Soekarmo is always at the top of the dome, still hidden in the smoke and gas.  The others, the subordinates must stay at the bottom of the wall where the rocks that have the color of the sun come to crash.  With care they arrange them neatly in the baskets to carry them.  For each man two fifty centimeters round baskets, attached to the two ends of a 1.20 meters bamboo stick.  The balance of the baskets is essential for it is quite difficult to carry on the way back sixty kilos and sometimes even the double for the workers that are stronger.  At the beginning the walk seems easy, the baskets swinging at the end of the bamboo give the rhythm of the bouncing, but all this hits the wall of the crater making the walk even more difficult.


The fake lagoon fascinates to such a state that it becomes mesmerizing.


It is a wall almost vertical, 280 meters high, where steep slopes and staircases are succeeding in a maze of big blocks.  One has to calculate each step take not to look at the stony landscape, don’t get too mesmerized by the lake, at the bottom is the fake tropical lagoon.  Only two exceptional people tried to reach it, the carriers still remember it.  Their names were Maurice and Katia Krafft (See Geo No 141) it was in 1971.  After a few days of work at measuring the surroundings of the crater they decided to take a ride aboard a little plastic boat on the lake in order to take the measures of its depth and take some samples.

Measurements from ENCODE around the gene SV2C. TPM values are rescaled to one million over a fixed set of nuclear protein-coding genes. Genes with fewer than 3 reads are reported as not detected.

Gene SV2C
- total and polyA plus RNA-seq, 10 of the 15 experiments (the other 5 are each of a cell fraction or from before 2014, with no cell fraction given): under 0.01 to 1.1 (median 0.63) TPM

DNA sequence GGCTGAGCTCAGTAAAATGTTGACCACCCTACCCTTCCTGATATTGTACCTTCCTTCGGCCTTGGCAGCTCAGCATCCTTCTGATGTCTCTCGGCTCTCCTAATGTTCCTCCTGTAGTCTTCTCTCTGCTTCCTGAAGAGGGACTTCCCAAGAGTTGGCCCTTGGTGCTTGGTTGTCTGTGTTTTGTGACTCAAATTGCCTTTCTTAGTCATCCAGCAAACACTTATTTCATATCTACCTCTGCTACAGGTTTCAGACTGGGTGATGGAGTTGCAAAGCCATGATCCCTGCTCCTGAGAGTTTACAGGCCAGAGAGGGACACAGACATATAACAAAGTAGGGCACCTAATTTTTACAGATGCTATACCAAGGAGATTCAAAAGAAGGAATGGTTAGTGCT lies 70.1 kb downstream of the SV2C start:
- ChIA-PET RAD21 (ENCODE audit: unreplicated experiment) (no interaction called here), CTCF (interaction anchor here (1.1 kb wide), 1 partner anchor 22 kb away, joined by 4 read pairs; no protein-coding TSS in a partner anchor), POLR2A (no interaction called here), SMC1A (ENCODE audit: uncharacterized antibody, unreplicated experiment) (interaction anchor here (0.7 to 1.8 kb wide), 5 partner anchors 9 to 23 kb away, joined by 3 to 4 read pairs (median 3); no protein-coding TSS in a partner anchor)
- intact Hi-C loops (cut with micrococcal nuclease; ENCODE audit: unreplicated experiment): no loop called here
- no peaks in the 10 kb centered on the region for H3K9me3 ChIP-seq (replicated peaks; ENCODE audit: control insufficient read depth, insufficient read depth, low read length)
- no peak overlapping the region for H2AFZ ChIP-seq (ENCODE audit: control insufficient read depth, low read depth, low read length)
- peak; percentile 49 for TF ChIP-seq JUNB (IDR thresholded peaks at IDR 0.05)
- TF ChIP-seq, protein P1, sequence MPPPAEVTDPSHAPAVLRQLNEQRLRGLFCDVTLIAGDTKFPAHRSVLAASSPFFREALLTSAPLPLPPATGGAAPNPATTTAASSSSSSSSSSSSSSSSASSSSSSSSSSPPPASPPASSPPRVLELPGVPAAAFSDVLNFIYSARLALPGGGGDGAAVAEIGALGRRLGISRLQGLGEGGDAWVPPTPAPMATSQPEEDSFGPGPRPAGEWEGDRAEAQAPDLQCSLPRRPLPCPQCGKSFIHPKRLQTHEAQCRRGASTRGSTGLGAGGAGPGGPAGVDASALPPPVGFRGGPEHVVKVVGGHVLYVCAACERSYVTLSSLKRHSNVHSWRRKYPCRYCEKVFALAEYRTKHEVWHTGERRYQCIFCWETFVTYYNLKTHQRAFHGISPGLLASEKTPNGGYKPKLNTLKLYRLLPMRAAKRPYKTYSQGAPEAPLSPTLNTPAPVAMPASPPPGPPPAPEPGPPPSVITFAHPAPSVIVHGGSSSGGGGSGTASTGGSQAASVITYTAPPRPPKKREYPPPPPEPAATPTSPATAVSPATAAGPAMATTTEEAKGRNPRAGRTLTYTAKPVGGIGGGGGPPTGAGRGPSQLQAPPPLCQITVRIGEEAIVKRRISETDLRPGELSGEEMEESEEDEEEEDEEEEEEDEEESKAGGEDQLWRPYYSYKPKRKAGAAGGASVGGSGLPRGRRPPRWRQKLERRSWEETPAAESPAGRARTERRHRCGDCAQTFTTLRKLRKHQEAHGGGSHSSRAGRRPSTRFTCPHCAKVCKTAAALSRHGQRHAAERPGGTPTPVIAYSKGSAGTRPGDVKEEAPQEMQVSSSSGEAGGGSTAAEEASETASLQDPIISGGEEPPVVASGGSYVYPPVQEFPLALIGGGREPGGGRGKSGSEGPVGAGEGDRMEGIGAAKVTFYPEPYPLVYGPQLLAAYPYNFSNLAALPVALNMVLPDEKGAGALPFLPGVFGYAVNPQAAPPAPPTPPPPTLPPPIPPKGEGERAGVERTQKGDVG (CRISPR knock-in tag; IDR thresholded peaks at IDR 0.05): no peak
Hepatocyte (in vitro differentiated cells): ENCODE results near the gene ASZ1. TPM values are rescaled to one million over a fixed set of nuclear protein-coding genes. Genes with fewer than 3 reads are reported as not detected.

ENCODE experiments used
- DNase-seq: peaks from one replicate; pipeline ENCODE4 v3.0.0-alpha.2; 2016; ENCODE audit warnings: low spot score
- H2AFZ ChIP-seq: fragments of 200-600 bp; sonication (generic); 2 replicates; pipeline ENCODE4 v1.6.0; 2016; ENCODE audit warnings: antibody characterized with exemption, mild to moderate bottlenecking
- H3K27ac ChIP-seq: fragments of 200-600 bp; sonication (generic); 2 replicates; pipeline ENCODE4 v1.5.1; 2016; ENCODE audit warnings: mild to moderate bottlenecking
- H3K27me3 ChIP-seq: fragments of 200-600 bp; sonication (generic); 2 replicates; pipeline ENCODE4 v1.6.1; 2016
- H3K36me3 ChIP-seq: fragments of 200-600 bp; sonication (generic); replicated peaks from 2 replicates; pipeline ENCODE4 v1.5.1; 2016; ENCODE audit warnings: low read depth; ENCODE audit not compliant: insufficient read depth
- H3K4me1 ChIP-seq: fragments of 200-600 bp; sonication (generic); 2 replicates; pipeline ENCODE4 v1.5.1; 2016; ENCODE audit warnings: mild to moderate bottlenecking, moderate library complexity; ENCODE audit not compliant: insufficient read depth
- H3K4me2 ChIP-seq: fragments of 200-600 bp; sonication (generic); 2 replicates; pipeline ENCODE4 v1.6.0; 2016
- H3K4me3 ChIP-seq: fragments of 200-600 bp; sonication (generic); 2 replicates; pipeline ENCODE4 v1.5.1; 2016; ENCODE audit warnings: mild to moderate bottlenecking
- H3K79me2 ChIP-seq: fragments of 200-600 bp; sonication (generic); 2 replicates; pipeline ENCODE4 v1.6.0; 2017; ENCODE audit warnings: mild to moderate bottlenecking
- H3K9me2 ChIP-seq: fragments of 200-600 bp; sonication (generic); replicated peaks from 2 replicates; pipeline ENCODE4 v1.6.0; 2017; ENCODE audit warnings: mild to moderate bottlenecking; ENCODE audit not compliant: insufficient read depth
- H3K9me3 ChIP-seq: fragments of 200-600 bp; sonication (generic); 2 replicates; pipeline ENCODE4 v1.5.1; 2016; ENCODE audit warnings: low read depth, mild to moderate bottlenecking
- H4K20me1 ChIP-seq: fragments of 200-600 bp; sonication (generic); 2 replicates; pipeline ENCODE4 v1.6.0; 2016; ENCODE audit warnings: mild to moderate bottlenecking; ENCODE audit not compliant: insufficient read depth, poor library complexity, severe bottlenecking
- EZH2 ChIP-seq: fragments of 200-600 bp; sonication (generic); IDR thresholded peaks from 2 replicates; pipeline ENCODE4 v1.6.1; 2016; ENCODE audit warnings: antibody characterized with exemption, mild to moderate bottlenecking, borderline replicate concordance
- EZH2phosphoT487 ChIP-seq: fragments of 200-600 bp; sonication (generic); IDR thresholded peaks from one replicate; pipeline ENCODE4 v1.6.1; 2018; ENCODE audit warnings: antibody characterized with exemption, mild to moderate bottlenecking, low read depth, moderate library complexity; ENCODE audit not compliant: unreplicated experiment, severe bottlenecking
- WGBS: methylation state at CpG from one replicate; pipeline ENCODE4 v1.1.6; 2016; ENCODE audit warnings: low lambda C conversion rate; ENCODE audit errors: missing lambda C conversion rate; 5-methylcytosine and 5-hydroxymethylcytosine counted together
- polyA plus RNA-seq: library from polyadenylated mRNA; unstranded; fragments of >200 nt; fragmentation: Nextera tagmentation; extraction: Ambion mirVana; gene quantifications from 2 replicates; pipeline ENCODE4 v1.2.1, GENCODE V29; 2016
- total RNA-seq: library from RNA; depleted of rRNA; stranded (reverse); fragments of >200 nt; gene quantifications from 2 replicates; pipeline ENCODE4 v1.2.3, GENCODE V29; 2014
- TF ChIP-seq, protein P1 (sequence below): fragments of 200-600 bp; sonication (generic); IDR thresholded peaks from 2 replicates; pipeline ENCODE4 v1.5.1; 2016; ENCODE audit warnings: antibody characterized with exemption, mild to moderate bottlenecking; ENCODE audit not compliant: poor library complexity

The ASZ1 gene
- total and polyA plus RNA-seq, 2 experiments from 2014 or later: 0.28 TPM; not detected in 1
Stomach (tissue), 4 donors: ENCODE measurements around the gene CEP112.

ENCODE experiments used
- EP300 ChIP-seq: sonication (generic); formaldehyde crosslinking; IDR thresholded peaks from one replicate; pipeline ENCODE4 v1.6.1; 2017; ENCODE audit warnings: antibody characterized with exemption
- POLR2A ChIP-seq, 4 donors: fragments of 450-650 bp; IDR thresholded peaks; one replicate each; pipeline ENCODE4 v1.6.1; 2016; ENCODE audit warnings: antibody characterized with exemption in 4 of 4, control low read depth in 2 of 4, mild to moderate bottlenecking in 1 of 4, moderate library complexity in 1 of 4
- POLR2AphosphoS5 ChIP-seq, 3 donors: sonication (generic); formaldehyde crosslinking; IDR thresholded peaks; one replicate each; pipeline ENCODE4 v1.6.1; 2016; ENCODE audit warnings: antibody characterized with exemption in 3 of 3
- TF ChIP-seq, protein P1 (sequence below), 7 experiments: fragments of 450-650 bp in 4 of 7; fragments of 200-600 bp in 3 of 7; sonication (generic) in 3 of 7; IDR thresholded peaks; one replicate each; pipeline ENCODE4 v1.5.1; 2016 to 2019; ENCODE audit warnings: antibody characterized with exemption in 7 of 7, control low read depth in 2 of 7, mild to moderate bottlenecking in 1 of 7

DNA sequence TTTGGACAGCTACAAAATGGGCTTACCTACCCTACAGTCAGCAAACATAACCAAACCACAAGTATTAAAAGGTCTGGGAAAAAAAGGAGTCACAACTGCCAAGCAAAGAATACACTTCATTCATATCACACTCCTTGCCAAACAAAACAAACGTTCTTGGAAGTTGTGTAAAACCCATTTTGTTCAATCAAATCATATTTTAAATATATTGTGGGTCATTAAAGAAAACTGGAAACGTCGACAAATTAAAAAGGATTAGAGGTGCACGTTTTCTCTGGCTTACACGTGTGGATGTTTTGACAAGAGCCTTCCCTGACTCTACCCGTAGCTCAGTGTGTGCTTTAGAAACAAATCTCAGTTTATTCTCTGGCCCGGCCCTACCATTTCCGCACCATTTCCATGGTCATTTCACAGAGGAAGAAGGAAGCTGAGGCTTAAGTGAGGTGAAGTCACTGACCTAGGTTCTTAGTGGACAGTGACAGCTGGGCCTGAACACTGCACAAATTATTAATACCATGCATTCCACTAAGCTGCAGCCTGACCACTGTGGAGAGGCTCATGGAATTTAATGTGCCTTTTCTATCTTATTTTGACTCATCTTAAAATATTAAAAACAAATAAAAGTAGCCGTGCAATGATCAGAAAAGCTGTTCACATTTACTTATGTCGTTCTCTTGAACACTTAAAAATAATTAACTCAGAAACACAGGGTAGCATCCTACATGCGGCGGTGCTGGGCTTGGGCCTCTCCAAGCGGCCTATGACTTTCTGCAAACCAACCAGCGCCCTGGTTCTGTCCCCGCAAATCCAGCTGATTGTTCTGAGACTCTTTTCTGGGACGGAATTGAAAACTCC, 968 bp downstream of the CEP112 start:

Once the top of the wall is passed, the road is still long for the sulphur carriers, over 20 kilometers.  The little trotting that has become a characteristic of the job has now taken a faster rhythm, and soon we leave the high parts of the volcano to get to the grand tropical forest, in which one has to snake through the ferns and the trees covered with epiphytes.  Another stop, another story, with those famous Thai cigarettes made of clove and called the Kretek, they are the emblems of Indonesia.


Tasripan tells us that he will work another five years at least and after he will retire in his little house that he got from his fifteen years of hard work.  His only wish being for his son to succeed him in the mine of sulphur.  He hopes that he will be able to make him take the tests that are necessary.  If the young man can carry a load of 40 kilos for three trips then he will get his card as a temporary worker.  Then he will have to increase the weight progressively in order to become a main carrier.  Supraman knows in detail the story of the company that manages Kawa Ijen.


The authorization for exploiting the sulphur inside the volcano was officially given to the army.  However, the massif of the Ijen being at the crossroad of three different districts, their authorities did not hesitate in getting into a sulphur war that had no mercy.  The armies of Bondowoso, Banyuwangi and Jember got into fights in order to acquire the right to the crater.